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An application service provider (ASP) is a business providing computer-based services to customers over a network; such as access to a particular software application (such as customer relationship management) using a standard protocol (such as HTTP).
The need for ASPs has evolved from the increasing costs of specialized software that have far exceeded the price range of small to medium-sized businesses. As well, the growing complexities of software have led to huge costs in distributing the software to end-users. Through ASPs, the complexities and costs of such software can be cut down. In addition, the issues of upgrading have been eliminated from the end-firm by placing the onus on the ASP to maintain up-to-date services, 24 x 7 technical support, physical and electronic security and in-built support for business continuity and flexible working.
The importance of this marketplace is reflected by its size. As of early 2003United States market ranged from 1.5 to 4 billion dollars. Clients for ASP services include businesses, government organizations, non-profits, and membership organizations., estimates of the
There are several forms of ASP business. These are:
Some analysts identify a volume ASP as a fifth type. This is basically a specialist ASP that offers a low cost packaged solution via their own website. PayPal was an instance of this type, and their volume was one way to lower the unit cost of each transaction.
The application software resides on the vendor's system and is accessed by users through a web browser using HTML or by special purpose client software provided by the vendor. Custom client software can also interface to these systems through XML APIs. These APIs can also be used where integration with in-house systems is required. ASPs may or may not use multitenancy in the deployment of software to clients; some ASPs offer an instance or license to each customer (for example using Virtualization), some deploy in a single instance multi-tenant access mode, now more frequently referred to as "SaaS".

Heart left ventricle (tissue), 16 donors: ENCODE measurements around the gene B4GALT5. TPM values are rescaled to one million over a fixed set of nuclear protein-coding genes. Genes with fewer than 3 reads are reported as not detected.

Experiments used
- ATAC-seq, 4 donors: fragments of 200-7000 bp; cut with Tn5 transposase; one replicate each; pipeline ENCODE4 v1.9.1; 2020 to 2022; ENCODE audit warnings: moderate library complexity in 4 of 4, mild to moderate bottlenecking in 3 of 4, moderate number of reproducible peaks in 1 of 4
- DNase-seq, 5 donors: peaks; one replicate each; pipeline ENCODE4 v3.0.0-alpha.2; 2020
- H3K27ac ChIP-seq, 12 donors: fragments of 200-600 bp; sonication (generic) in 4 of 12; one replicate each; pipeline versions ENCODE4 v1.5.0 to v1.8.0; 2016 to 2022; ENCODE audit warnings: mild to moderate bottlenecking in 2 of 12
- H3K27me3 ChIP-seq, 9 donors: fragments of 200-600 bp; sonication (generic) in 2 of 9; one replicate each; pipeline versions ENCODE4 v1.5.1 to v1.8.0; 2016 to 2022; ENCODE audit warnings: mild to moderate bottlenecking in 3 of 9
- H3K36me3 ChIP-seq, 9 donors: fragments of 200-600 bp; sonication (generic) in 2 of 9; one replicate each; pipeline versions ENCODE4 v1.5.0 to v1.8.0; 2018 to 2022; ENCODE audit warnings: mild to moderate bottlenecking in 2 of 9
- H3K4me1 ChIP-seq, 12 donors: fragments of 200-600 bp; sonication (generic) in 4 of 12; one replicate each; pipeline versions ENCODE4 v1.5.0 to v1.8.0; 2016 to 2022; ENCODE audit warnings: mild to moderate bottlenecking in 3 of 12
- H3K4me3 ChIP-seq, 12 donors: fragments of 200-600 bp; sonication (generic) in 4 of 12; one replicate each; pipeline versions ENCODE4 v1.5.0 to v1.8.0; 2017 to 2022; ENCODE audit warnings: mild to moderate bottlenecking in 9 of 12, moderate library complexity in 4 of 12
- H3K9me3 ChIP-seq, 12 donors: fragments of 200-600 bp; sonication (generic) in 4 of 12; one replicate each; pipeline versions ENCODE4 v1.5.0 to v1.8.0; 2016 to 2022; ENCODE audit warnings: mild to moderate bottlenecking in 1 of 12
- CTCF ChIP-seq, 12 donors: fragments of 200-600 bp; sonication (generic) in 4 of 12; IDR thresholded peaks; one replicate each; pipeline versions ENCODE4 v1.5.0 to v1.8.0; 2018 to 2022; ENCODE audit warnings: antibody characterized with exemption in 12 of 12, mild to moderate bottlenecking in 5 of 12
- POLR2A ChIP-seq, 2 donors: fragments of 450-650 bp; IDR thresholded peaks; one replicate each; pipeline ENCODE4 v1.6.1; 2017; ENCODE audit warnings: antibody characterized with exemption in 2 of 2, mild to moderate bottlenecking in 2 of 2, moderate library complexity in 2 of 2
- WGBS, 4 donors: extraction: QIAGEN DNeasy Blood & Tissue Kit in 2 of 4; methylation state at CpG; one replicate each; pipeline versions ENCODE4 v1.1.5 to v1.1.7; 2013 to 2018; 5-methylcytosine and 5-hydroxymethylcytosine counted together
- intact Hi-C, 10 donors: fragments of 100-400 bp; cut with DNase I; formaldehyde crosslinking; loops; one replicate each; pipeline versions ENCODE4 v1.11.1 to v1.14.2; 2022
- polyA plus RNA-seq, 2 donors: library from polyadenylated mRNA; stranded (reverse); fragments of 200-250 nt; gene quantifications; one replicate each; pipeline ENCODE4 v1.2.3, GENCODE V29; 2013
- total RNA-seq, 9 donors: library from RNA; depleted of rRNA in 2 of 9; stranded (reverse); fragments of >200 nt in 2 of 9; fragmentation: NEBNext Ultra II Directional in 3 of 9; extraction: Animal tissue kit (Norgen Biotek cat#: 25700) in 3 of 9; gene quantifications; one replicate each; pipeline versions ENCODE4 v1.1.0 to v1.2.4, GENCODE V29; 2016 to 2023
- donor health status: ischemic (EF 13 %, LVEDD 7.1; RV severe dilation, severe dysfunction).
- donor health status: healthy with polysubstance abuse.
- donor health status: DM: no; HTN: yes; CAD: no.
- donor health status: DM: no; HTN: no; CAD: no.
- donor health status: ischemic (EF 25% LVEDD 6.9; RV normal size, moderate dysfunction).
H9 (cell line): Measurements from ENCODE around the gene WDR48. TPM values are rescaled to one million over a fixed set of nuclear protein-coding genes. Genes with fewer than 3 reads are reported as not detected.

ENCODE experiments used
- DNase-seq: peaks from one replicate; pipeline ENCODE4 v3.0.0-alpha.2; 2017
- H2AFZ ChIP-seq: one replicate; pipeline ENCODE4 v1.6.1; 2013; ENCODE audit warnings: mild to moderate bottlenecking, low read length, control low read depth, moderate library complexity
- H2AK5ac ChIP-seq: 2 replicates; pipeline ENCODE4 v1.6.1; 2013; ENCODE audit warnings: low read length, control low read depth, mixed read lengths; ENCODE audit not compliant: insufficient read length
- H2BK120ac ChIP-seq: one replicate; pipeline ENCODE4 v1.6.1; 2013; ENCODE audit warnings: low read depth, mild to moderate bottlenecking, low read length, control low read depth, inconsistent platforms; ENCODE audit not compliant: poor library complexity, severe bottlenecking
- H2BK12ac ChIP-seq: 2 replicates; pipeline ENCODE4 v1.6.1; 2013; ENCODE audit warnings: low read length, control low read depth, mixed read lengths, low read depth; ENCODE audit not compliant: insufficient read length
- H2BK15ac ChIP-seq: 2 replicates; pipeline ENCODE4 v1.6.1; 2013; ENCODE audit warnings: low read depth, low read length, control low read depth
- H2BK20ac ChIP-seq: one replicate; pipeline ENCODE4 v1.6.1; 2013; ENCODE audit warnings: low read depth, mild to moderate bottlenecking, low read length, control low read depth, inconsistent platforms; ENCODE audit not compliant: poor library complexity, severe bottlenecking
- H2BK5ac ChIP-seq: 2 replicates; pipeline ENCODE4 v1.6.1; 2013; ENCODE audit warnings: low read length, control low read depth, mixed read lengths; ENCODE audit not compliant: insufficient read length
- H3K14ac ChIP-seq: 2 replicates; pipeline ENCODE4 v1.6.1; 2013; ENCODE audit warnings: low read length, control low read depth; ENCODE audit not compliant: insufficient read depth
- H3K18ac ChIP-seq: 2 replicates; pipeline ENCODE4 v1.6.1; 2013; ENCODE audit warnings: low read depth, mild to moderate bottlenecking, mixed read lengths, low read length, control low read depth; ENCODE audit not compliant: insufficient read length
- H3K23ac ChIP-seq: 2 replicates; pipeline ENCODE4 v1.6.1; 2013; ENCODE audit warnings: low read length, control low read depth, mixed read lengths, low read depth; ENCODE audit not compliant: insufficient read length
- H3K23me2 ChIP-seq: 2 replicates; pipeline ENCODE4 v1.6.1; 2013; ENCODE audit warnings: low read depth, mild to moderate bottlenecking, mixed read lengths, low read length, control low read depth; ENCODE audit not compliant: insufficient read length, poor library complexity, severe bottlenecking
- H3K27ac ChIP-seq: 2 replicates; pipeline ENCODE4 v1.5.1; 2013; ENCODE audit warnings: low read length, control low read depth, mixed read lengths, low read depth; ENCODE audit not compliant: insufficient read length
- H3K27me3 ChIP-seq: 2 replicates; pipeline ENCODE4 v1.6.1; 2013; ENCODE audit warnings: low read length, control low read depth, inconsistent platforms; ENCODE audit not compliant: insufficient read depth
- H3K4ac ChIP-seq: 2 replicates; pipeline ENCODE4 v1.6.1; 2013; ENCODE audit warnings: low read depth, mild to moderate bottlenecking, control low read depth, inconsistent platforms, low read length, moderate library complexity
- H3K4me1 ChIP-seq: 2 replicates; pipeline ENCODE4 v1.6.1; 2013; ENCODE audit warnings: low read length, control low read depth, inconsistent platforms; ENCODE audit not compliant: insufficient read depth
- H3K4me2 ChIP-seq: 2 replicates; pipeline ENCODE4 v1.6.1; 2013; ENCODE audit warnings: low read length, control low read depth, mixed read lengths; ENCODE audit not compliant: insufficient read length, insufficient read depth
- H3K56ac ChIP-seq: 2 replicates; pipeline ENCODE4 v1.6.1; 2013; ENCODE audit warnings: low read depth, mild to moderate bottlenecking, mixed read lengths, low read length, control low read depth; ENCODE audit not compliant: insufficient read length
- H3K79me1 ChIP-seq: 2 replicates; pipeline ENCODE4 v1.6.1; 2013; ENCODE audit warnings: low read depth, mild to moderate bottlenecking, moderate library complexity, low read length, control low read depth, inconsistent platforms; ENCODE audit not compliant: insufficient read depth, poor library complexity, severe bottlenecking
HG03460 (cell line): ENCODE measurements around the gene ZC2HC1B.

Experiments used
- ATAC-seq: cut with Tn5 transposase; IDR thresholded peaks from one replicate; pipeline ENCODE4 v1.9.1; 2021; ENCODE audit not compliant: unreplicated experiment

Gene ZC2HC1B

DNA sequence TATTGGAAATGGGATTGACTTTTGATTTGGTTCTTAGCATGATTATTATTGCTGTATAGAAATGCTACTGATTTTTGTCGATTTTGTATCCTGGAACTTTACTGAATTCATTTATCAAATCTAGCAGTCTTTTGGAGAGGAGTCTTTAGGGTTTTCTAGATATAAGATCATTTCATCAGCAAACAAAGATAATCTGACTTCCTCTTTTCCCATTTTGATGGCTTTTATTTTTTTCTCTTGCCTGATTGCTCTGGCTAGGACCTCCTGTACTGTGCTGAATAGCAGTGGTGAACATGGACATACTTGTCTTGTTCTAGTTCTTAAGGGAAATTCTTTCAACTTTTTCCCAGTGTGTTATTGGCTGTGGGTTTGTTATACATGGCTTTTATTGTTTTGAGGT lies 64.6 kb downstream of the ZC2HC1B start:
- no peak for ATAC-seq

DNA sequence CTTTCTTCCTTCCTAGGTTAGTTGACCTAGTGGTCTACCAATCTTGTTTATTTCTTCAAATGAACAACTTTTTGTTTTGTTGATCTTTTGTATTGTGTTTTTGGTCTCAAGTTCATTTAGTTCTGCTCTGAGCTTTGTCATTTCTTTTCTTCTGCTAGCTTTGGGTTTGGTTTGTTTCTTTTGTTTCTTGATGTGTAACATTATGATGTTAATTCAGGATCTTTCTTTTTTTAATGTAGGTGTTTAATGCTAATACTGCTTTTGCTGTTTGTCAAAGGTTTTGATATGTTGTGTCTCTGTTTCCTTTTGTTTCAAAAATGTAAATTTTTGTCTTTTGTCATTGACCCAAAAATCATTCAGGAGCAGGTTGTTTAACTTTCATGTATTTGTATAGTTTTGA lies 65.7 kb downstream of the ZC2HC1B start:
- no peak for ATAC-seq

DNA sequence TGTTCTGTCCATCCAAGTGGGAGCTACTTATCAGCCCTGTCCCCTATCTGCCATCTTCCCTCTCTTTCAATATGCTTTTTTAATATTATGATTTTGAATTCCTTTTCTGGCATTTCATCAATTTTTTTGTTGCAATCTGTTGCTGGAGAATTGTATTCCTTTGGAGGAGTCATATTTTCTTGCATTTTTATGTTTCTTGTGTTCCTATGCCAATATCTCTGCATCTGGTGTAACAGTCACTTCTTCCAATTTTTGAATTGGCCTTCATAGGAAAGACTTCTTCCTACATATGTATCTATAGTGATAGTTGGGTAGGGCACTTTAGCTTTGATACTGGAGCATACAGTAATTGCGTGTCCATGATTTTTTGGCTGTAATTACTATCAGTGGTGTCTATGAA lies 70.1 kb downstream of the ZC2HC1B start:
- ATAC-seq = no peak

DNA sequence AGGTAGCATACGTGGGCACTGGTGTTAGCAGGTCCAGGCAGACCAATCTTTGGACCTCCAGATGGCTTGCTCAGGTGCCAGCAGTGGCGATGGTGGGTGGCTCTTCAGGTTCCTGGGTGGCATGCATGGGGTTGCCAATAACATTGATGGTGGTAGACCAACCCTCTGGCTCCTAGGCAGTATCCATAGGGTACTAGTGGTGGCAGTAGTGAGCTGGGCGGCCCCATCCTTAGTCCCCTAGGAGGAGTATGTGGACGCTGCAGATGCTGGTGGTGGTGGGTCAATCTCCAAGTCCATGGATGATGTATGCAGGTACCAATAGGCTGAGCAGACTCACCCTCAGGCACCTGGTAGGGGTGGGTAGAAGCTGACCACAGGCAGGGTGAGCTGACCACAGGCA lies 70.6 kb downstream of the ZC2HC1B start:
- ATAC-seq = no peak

Common features associated with ASPs include:
The advantages to this approach include:
Some inherent disadvantages include:
Evaluating an Application Service Provider security when moving to an ASP infrastructure can come at a high cost, as such a firm must assess the level of risk associated with the ASP itself. Failure to properly account for such risk can lead to:
Some other risks include failure to account for the financial future of the ASP in general, i.e. how stable a company is and if it has the resources to continue business into the foreseeable future. For these reasons Cisco Systems has developed a comprehensive evaluation guideline. This guideline includes evaluating the scope of the ASP's service, the security of the program and the ASP's maturity with regard to security awareness. Finally the guidelines indicate the importance of performing audits on the ASP with respect to:
Physical visits to the ASP to assess the formality of the organization will provide invaluable insight into the awareness of the firm.
In terms of their common goal of enabling customers to outsource specific computer applications so they can focus on their core competencies, ASPs may be regarded as the indirect descendant of the service bureaus of the 1960s and 1970s. In turn, those bureaus were trying to fulfill the vision of computing as a utility, which was first proposed by John McCarthy in a speech at MIT in 1961. Jostein Eikeland, the founder of TeleComputing, is credited with coining the acronym ASP in 1996, according to Inc. Magazine.Traver H. Kennedy, founder and ex-Chairman of the ASP Industry Consortium, has been known as the "father of the ASP industry".
The ASP model is often compared with Software as a Service (SaaS), but while the latter typically delivers a generic service at scale to many users, the former typically involved delivering a service to a small number of users (often using separate single-tenant instances). This meant that the many benefits of multi-tenancy (cost sharing, economies of scale, etc.) were not accessible to ASP providers, and their services were more comparable to in-house hosting than to true multi-tenant SaaS solutions like Salesforce.com.
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